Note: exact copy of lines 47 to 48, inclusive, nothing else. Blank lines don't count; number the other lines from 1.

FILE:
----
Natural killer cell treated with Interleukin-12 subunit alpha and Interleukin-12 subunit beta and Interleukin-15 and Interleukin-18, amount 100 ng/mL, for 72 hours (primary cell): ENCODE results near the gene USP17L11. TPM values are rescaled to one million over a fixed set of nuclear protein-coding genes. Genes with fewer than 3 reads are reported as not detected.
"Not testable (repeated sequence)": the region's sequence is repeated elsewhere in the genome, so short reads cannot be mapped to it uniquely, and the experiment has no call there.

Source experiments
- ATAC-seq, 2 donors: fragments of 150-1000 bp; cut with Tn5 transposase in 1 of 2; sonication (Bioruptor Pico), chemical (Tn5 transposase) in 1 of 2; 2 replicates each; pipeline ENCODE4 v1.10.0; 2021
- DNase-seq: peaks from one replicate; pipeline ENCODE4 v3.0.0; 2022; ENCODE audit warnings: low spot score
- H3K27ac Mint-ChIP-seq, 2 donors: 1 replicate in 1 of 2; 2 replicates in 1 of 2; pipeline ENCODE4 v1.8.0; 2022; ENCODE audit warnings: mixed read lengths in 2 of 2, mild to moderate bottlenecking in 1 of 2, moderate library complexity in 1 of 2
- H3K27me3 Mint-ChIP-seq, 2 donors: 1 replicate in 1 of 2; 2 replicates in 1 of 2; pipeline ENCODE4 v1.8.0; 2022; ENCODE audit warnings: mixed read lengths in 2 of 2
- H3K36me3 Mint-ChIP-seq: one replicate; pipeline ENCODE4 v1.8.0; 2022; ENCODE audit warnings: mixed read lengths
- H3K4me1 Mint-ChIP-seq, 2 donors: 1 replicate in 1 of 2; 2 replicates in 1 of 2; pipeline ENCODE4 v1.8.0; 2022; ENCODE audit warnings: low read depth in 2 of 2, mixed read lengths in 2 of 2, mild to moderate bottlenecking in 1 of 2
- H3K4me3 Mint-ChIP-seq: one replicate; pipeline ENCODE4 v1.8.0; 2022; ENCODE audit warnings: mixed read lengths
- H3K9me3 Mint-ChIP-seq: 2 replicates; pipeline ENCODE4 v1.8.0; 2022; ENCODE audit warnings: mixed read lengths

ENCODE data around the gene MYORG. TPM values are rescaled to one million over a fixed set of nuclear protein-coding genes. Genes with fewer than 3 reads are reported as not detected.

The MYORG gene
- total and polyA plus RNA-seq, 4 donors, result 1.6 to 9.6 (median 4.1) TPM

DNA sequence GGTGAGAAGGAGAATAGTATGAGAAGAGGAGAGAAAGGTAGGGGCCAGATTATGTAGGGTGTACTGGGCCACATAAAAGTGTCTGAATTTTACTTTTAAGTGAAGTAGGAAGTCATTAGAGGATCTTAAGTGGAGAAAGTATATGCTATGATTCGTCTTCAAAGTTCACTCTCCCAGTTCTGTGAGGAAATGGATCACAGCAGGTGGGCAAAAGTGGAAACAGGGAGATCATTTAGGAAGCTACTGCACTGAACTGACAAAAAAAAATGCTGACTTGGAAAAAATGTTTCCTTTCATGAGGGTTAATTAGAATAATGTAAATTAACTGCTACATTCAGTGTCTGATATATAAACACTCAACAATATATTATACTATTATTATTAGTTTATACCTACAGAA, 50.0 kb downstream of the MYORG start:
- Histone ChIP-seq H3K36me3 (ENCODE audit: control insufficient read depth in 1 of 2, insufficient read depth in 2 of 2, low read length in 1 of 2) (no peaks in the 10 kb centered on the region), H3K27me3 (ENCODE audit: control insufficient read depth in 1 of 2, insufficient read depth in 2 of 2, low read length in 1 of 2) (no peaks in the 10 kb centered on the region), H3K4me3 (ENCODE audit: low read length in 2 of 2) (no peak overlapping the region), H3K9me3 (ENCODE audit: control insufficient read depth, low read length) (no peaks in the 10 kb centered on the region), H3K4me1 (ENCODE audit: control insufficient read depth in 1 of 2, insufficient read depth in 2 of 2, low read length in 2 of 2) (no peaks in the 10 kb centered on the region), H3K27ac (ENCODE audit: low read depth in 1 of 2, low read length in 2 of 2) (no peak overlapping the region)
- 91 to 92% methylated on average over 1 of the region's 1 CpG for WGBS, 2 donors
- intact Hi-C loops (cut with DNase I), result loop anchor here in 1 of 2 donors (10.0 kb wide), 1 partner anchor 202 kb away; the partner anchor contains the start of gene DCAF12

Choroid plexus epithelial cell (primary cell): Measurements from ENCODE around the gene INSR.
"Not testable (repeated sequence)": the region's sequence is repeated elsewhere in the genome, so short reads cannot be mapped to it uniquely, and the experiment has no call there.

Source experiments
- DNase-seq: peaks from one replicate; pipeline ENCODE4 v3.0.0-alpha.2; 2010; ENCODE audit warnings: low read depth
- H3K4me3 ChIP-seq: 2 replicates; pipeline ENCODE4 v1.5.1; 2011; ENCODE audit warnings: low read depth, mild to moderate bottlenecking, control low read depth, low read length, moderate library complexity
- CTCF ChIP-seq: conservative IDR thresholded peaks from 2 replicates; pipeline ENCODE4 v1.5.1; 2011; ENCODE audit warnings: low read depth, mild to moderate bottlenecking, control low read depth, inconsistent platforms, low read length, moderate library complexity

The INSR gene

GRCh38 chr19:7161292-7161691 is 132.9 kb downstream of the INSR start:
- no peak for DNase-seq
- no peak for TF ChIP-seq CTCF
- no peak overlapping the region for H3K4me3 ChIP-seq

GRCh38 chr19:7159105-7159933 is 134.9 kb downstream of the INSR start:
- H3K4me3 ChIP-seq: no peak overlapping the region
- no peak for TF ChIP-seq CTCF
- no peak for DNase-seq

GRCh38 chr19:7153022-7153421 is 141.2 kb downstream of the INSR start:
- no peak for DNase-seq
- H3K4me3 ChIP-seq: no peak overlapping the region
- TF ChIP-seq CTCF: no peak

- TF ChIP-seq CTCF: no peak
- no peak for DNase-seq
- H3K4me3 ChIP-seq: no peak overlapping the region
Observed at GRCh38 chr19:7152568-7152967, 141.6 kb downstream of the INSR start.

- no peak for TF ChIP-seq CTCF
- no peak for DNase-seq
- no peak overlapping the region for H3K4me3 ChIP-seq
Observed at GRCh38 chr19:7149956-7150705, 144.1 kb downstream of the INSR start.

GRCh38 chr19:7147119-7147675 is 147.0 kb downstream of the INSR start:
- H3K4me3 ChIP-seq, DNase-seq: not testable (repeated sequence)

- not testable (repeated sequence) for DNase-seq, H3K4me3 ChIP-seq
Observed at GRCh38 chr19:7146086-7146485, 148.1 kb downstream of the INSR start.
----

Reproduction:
- H3K4me3 ChIP-seq, DNase-seq: not testable (repeated sequence)

- not testable (repeated sequence) for DNase-seq, H3K4me3 ChIP-seq